Mr. Baring

differed from the view taken by the hon. and learned gentleman who had just sat down. The object of this bill was not to purchase West-India estates; but merely to form a company for the purpose of becoming mortgagees of West-India property. The hon. member for Weymouth had stated, that such a project was encouraging slavery. He begged leave to differ from him; as he thought it was rather calculated to prevent the traffic in slavery, than to promote it. The traffic of slaves in the colonies arose from the distress of the masters; and this project was intended to remove that cause. He had no apprehension that a company, acting openly in this metropolis, and whose proceedings must necessarily be known to the public; would sanction the acts of oppression so much feared by his hon. friends. He could not, however, let that opportunity pass, without expressing his regret, that the traffic in slaves was still so unblushingly and barefacedly carried on by those powers who had the meanness to disavow in their diplomatic despatches, what they had not the manliness to openly acknowledge. To France he particularly alluded; in whose ports there was not the slightest attempt to disguise this odious traffic. He believed that our efforts to suppress it, had only produced the exercise of increased cruelty and inhumanity. A greater mass of misery now existed on account of this traffic, than at any period since the question was first agitated.

Mr. W. Smith

said, that when the very important interests which were involved in the bill were considered, he could not help saying, that, in his opinion, it ought to have been brought forward as a public and not as a private bill; because, in that case, it would have received the consideration which it deserved. He was glad to hear his hon. friend disclaim any personal interest in the measure; although he was far from agreeing with him in the view which he took of it. He could not help thinking with his learned friend, that the object of the bill was, to vest the proprietorship of West-India property in a company. The hon. member had said, that this company would be responsible to the public, to whom they would be obliged to render an annual account of their proceedings. He had, however, looked in vain for any clause in the bill, which rendered it imperative on them to render any such account. The prospectus stated, that the company would divide a profit of five per cent. This was in contradiction to the opinion of Mr. Bryan Edwards and sir W. Young, who had left it upon record in their writings, that the average of such profits could not amount to more than four per cent. He was therefore inclined to oppose the bill, if upon no other ground than this, that it would fail in its object, which was, to bolster up a losing concern, and to put off to a longer period, that effectual reform, by which, and by which alone, the prosperity of our West-India colonies could be secured and confirmed.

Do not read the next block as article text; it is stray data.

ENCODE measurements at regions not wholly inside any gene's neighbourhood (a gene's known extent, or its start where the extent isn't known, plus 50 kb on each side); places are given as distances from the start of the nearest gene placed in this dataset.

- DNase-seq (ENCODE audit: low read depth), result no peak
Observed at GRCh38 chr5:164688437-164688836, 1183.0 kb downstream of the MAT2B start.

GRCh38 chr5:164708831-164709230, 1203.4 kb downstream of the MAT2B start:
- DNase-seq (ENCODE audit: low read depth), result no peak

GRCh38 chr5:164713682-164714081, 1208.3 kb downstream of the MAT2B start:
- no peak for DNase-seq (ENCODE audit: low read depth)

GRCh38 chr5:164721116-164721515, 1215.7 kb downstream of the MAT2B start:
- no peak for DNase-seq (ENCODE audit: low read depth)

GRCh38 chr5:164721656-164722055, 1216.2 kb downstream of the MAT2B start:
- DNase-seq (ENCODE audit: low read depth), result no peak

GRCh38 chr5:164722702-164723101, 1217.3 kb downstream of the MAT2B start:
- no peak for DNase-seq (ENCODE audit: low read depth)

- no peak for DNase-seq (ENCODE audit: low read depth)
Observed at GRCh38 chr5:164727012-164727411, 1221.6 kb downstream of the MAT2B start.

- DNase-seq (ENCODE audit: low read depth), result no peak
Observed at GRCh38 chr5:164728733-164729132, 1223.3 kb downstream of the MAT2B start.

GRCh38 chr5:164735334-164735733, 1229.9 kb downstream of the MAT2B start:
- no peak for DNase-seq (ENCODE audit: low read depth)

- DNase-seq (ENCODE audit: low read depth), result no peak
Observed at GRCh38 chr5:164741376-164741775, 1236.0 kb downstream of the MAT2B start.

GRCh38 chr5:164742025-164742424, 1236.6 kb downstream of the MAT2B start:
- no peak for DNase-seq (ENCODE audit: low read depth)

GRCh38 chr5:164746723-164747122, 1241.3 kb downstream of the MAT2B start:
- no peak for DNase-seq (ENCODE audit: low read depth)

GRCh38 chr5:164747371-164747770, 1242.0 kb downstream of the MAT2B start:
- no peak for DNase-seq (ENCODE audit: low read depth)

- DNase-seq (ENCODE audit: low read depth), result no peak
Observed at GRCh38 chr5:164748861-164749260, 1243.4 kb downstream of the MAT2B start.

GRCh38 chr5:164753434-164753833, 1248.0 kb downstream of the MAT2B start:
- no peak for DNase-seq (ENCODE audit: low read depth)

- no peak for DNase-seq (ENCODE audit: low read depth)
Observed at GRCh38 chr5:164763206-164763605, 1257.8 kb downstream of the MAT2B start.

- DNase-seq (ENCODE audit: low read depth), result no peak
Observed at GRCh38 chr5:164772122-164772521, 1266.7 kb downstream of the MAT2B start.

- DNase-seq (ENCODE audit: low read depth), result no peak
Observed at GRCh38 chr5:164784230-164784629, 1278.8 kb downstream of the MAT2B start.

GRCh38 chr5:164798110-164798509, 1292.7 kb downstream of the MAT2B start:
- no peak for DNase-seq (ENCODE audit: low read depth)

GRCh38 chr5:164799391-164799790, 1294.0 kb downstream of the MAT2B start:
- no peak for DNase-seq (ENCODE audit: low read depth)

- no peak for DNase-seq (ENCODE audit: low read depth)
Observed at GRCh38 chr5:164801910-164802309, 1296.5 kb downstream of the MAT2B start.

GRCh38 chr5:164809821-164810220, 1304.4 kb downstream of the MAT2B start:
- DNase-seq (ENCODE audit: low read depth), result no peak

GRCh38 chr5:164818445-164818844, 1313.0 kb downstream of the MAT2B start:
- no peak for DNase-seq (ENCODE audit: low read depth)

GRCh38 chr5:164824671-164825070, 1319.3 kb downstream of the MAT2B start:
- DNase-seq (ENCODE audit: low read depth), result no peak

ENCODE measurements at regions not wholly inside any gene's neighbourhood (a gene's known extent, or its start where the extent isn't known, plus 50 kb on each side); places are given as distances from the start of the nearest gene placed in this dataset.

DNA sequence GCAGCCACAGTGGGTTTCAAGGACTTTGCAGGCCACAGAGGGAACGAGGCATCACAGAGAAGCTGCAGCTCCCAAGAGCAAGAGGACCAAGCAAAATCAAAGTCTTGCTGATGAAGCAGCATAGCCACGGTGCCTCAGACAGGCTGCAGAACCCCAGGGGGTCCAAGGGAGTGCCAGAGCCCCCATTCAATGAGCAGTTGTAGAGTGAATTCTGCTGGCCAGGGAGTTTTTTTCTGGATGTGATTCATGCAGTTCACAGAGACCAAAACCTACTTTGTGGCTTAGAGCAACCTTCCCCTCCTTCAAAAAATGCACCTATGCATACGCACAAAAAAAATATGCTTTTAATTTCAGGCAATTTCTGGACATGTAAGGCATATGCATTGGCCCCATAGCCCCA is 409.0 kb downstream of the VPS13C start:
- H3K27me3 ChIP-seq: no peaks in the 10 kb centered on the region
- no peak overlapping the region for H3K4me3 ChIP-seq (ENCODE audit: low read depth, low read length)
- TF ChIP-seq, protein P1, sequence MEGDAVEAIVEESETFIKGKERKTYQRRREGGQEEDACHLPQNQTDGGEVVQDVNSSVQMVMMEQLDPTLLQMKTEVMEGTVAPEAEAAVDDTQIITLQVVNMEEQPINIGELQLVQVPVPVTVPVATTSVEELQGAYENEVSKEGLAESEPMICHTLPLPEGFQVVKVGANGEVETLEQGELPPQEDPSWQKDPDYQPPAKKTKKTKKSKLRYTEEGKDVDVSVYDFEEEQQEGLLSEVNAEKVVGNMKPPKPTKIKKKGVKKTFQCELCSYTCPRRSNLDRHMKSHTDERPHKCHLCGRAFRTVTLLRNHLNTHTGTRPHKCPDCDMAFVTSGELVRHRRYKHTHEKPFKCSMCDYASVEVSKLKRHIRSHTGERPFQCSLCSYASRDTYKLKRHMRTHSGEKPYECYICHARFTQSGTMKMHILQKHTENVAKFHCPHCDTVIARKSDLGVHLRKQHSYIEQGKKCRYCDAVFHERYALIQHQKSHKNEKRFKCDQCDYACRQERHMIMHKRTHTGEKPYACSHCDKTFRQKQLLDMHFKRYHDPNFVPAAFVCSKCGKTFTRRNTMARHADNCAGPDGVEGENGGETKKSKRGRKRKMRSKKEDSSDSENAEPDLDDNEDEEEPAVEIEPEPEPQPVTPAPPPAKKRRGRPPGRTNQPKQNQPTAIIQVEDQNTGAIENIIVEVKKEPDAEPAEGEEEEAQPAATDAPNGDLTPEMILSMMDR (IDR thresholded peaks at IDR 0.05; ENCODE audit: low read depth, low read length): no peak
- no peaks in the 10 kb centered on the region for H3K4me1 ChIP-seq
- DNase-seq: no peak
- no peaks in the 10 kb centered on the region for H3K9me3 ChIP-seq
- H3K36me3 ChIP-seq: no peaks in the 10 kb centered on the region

Mr. C. R. Ellis

said, he could assure the House, that he was as anxious to contribute to the welfare of the slaves as any man. If he thought the bill could, by any possibility, affect their welfare or comfort, he should be just as adverse to it as the most strenuous of its opponents. But, he could not contemplate any such result. One hon. and learned member had said, that the object of the bill was, to create a number of absentee proprietors. It was no such thing. The object of the bill was, to create a company, who were to carry on the business of West-India merchants; and hon. gentlemen knew very little of the business of West-India merchants, if they believed that it was confined to the purchase of West-India estates. The hon. gentleman proceeded to contend, that the situation of the negro would be benefitted, rather than injured by the bill. Some hon. gentlemen had asked, what were the real objects of the measure? His answer was, that the West-India proprietors had, from a series of distresses, been necessitated to borrow money of the merchants, on their estates, and these, in turn, feeling extreme inconvenience from the non-payments of those advances, the present bill was now proposed, and was fully calculated to relieve both parties, and at the same time to leave to the subscribers a handsome profit on their advance.

The House divided: For the third reading 103: Against it 25. The bill was then read a third time, and passed.